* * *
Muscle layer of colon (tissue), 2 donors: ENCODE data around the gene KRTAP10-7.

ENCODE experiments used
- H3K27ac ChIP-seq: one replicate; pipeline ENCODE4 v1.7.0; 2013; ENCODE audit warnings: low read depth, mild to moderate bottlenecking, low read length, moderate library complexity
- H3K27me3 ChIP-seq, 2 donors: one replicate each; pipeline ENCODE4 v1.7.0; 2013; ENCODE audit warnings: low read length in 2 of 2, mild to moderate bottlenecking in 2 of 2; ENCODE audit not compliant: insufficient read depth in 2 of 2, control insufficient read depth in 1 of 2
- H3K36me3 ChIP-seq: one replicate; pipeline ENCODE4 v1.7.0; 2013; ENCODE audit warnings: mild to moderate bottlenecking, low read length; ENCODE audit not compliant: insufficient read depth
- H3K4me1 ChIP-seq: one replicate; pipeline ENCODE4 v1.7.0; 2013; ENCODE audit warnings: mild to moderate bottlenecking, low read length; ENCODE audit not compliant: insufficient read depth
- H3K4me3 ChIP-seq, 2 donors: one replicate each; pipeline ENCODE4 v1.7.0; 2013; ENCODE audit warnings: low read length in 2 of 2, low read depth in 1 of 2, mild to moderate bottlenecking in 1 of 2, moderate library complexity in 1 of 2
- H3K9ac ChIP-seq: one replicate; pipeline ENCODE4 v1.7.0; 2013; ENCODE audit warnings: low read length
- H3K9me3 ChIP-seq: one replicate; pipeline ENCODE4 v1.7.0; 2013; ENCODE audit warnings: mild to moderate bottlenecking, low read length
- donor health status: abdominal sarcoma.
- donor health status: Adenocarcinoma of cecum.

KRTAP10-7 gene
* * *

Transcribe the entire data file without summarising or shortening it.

Muscle layer of colon (tissue), 2 donors: ENCODE data around the gene KRTAP10-7.

ENCODE experiments used
- H3K27ac ChIP-seq: one replicate; pipeline ENCODE4 v1.7.0; 2013; ENCODE audit warnings: low read depth, mild to moderate bottlenecking, low read length, moderate library complexity
- H3K27me3 ChIP-seq, 2 donors: one replicate each; pipeline ENCODE4 v1.7.0; 2013; ENCODE audit warnings: low read length in 2 of 2, mild to moderate bottlenecking in 2 of 2; ENCODE audit not compliant: insufficient read depth in 2 of 2, control insufficient read depth in 1 of 2
- H3K36me3 ChIP-seq: one replicate; pipeline ENCODE4 v1.7.0; 2013; ENCODE audit warnings: mild to moderate bottlenecking, low read length; ENCODE audit not compliant: insufficient read depth
- H3K4me1 ChIP-seq: one replicate; pipeline ENCODE4 v1.7.0; 2013; ENCODE audit warnings: mild to moderate bottlenecking, low read length; ENCODE audit not compliant: insufficient read depth
- H3K4me3 ChIP-seq, 2 donors: one replicate each; pipeline ENCODE4 v1.7.0; 2013; ENCODE audit warnings: low read length in 2 of 2, low read depth in 1 of 2, mild to moderate bottlenecking in 1 of 2, moderate library complexity in 1 of 2
- H3K9ac ChIP-seq: one replicate; pipeline ENCODE4 v1.7.0; 2013; ENCODE audit warnings: low read length
- H3K9me3 ChIP-seq: one replicate; pipeline ENCODE4 v1.7.0; 2013; ENCODE audit warnings: mild to moderate bottlenecking, low read length
- donor health status: abdominal sarcoma.
- donor health status: Adenocarcinoma of cecum.

KRTAP10-7 gene